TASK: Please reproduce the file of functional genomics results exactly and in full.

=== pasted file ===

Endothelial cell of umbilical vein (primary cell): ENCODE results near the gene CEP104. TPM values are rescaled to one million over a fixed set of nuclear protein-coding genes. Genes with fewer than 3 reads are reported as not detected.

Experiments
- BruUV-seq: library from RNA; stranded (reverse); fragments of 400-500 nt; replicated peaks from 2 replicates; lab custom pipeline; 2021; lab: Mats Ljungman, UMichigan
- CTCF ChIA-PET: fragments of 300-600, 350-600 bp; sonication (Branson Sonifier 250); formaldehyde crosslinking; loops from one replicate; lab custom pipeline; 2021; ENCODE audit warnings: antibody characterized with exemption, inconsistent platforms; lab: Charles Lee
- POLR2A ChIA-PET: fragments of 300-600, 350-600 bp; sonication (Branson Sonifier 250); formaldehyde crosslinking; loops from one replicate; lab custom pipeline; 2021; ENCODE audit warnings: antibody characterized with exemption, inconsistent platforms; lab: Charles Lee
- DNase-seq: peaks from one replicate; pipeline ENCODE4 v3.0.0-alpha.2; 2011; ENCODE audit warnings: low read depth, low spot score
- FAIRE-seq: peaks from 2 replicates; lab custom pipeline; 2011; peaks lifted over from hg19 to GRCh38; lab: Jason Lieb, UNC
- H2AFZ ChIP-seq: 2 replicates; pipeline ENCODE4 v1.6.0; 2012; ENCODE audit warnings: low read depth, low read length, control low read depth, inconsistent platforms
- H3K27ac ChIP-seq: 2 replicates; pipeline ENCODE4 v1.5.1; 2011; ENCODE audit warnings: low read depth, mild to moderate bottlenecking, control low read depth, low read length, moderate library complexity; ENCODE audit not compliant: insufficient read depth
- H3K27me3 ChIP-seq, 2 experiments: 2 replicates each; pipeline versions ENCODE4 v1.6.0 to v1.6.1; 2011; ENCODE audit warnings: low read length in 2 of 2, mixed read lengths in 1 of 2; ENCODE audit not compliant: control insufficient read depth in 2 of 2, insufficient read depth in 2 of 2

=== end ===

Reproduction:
Endothelial cell of umbilical vein (primary cell): ENCODE results near the gene CEP104. TPM values are rescaled to one million over a fixed set of nuclear protein-coding genes. Genes with fewer than 3 reads are reported as not detected.

Experiments
- BruUV-seq: library from RNA; stranded (reverse); fragments of 400-500 nt; replicated peaks from 2 replicates; lab custom pipeline; 2021; lab: Mats Ljungman, UMichigan
- CTCF ChIA-PET: fragments of 300-600, 350-600 bp; sonication (Branson Sonifier 250); formaldehyde crosslinking; loops from one replicate; lab custom pipeline; 2021; ENCODE audit warnings: antibody characterized with exemption, inconsistent platforms; lab: Charles Lee
- POLR2A ChIA-PET: fragments of 300-600, 350-600 bp; sonication (Branson Sonifier 250); formaldehyde crosslinking; loops from one replicate; lab custom pipeline; 2021; ENCODE audit warnings: antibody characterized with exemption, inconsistent platforms; lab: Charles Lee
- DNase-seq: peaks from one replicate; pipeline ENCODE4 v3.0.0-alpha.2; 2011; ENCODE audit warnings: low read depth, low spot score
- FAIRE-seq: peaks from 2 replicates; lab custom pipeline; 2011; peaks lifted over from hg19 to GRCh38; lab: Jason Lieb, UNC
- H2AFZ ChIP-seq: 2 replicates; pipeline ENCODE4 v1.6.0; 2012; ENCODE audit warnings: low read depth, low read length, control low read depth, inconsistent platforms
- H3K27ac ChIP-seq: 2 replicates; pipeline ENCODE4 v1.5.1; 2011; ENCODE audit warnings: low read depth, mild to moderate bottlenecking, control low read depth, low read length, moderate library complexity; ENCODE audit not compliant: insufficient read depth
- H3K27me3 ChIP-seq, 2 experiments: 2 replicates each; pipeline versions ENCODE4 v1.6.0 to v1.6.1; 2011; ENCODE audit warnings: low read length in 2 of 2, mixed read lengths in 1 of 2; ENCODE audit not compliant: control insufficient read depth in 2 of 2, insufficient read depth in 2 of 2